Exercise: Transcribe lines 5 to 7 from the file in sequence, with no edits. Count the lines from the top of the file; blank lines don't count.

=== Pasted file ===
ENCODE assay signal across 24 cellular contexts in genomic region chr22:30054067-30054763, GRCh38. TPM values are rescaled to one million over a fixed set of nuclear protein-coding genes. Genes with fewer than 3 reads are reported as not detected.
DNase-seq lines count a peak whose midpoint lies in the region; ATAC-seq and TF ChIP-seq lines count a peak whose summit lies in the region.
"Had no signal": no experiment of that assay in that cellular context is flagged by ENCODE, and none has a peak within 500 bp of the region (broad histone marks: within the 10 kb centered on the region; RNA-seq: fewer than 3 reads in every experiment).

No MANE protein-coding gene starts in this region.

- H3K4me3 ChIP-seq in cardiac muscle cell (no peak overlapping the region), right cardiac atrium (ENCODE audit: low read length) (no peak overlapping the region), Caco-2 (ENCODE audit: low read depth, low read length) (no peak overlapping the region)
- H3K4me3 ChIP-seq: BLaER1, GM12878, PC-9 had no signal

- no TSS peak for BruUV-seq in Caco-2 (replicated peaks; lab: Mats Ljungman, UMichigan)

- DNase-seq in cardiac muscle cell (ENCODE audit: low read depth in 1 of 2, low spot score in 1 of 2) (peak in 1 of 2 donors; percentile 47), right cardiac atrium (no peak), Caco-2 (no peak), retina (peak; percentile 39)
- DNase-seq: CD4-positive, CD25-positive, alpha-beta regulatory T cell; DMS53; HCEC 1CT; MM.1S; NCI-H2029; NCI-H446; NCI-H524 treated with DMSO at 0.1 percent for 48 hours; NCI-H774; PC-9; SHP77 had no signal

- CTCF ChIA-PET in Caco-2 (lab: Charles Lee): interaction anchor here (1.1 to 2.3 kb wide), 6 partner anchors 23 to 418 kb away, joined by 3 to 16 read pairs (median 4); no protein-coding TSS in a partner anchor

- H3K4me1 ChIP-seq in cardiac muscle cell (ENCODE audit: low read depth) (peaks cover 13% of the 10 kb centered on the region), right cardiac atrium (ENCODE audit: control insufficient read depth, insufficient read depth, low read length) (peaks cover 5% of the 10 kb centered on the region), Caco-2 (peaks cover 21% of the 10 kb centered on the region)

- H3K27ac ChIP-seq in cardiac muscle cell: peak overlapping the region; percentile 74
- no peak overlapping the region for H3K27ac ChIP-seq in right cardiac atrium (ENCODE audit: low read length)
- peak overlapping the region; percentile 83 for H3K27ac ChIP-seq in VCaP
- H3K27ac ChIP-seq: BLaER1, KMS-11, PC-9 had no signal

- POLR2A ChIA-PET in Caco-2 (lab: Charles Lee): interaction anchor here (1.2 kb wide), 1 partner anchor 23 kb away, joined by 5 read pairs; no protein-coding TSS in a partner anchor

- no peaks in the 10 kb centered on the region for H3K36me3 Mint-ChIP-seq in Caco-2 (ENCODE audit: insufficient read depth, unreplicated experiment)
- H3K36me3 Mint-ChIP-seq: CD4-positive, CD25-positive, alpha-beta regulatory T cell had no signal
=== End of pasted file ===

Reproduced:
- H3K4me3 ChIP-seq in cardiac muscle cell (no peak overlapping the region), right cardiac atrium (ENCODE audit: low read length) (no peak overlapping the region), Caco-2 (ENCODE audit: low read depth, low read length) (no peak overlapping the region)
- H3K4me3 ChIP-seq: BLaER1, GM12878, PC-9 had no signal

- no TSS peak for BruUV-seq in Caco-2 (replicated peaks; lab: Mats Ljungman, UMichigan)